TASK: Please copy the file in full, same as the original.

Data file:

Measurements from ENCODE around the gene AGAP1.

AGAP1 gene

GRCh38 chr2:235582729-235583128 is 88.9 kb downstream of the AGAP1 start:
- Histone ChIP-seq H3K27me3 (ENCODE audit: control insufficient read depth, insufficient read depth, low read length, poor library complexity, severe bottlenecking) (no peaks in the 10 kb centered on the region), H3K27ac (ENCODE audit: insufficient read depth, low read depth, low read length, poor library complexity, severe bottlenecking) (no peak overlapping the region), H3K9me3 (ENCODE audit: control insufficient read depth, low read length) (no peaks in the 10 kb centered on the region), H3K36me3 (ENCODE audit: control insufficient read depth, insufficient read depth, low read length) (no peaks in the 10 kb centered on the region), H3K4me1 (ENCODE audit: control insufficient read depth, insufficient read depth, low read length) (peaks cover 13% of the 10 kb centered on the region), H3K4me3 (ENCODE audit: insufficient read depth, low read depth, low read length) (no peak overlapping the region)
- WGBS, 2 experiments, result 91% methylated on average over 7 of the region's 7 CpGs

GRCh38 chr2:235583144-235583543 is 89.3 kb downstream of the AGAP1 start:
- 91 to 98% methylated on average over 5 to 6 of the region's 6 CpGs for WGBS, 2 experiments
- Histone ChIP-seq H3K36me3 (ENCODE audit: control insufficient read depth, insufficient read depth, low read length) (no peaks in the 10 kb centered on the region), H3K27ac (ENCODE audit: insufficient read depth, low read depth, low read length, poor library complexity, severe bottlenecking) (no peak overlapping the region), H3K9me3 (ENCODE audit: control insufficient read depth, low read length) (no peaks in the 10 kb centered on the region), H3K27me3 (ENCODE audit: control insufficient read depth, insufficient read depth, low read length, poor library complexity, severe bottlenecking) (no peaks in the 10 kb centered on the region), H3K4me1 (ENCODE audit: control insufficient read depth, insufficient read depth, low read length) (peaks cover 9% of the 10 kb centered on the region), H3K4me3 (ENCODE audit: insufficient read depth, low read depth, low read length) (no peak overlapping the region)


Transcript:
Measurements from ENCODE around the gene AGAP1.

AGAP1 gene

GRCh38 chr2:235582729-235583128 is 88.9 kb downstream of the AGAP1 start:
- Histone ChIP-seq H3K27me3 (ENCODE audit: control insufficient read depth, insufficient read depth, low read length, poor library complexity, severe bottlenecking) (no peaks in the 10 kb centered on the region), H3K27ac (ENCODE audit: insufficient read depth, low read depth, low read length, poor library complexity, severe bottlenecking) (no peak overlapping the region), H3K9me3 (ENCODE audit: control insufficient read depth, low read length) (no peaks in the 10 kb centered on the region), H3K36me3 (ENCODE audit: control insufficient read depth, insufficient read depth, low read length) (no peaks in the 10 kb centered on the region), H3K4me1 (ENCODE audit: control insufficient read depth, insufficient read depth, low read length) (peaks cover 13% of the 10 kb centered on the region), H3K4me3 (ENCODE audit: insufficient read depth, low read depth, low read length) (no peak overlapping the region)
- WGBS, 2 experiments, result 91% methylated on average over 7 of the region's 7 CpGs

GRCh38 chr2:235583144-235583543 is 89.3 kb downstream of the AGAP1 start:
- 91 to 98% methylated on average over 5 to 6 of the region's 6 CpGs for WGBS, 2 experiments
- Histone ChIP-seq H3K36me3 (ENCODE audit: control insufficient read depth, insufficient read depth, low read length) (no peaks in the 10 kb centered on the region), H3K27ac (ENCODE audit: insufficient read depth, low read depth, low read length, poor library complexity, severe bottlenecking) (no peak overlapping the region), H3K9me3 (ENCODE audit: control insufficient read depth, low read length) (no peaks in the 10 kb centered on the region), H3K27me3 (ENCODE audit: control insufficient read depth, insufficient read depth, low read length, poor library complexity, severe bottlenecking) (no peaks in the 10 kb centered on the region), H3K4me1 (ENCODE audit: control insufficient read depth, insufficient read depth, low read length) (peaks cover 9% of the 10 kb centered on the region), H3K4me3 (ENCODE audit: insufficient read depth, low read depth, low read length) (no peak overlapping the region)